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Nmap (Network Mapper) is a tool for scanning and analysing hosts in a network.

Nmap is a powerful portscanner, one of the most important tools for a network administrator. It is able to find open ports on hosts and can identify an operating system, including the version of the OS and some components.


You can install nmap with Pakfire or on the shell with the command:

pakfire install -y nmap


Nmap can only be used on the shell, so I want to show you some commands and examples.

The “standard-scan” will scan every port from 1 to 1024 (e.g. on host


If you want to lookup for port 80, because maybe there is a webservice offered:

nmap -p 80

To scan a handfull of ports use:

nmap -p 20,21,80 

To scan a port range use:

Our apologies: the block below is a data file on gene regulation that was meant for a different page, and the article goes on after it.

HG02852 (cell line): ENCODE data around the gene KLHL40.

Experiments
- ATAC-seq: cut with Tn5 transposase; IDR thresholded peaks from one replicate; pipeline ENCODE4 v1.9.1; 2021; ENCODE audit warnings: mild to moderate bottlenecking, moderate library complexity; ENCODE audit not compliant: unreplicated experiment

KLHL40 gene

nmap -p 80-90

You also can scan more than one host:

nmap -p 80,2,3,4 resp. # nmap -p 80

Settings for ports are the same as above.

As I allready told nmap can be used for OS-gingerprinting, to use this feature you have to add -O to your scan command:

nmap -O

As example, the output of a scan from IPfire:

Starting Nmap 4.60 ( ) at 2008-11-04 17:46 CET
Interesting ports on 
Not shown: 1711 closed ports 
53/tcp  open  domain
81/tcp  open  hosts2-ns
222/tcp open  rsh-spx
444/tcp open  snpp
MAC Address: 00:XX:XX:XX:XX:XX (Allied Telesyn Internaional)
Device type: testfire
Running: IPCop Linux 2.4.X
OS details: IPCop firewall 1.4.10 - 1.4.15 (Linux 2.4.31 - 2.4.34)
Network Distance: 1 hop 

Nmap is a very powerfull tool and a lot of people have allready written quite good documents how to use it. So I want to refer you to this pages here:

HowTo from Stefano Albrecht

actual list of port numbers

Trojans Port List

Nmap Homepage

addons/nmap/start.txt · Last modified: 2014/03/02 00:57 by dnl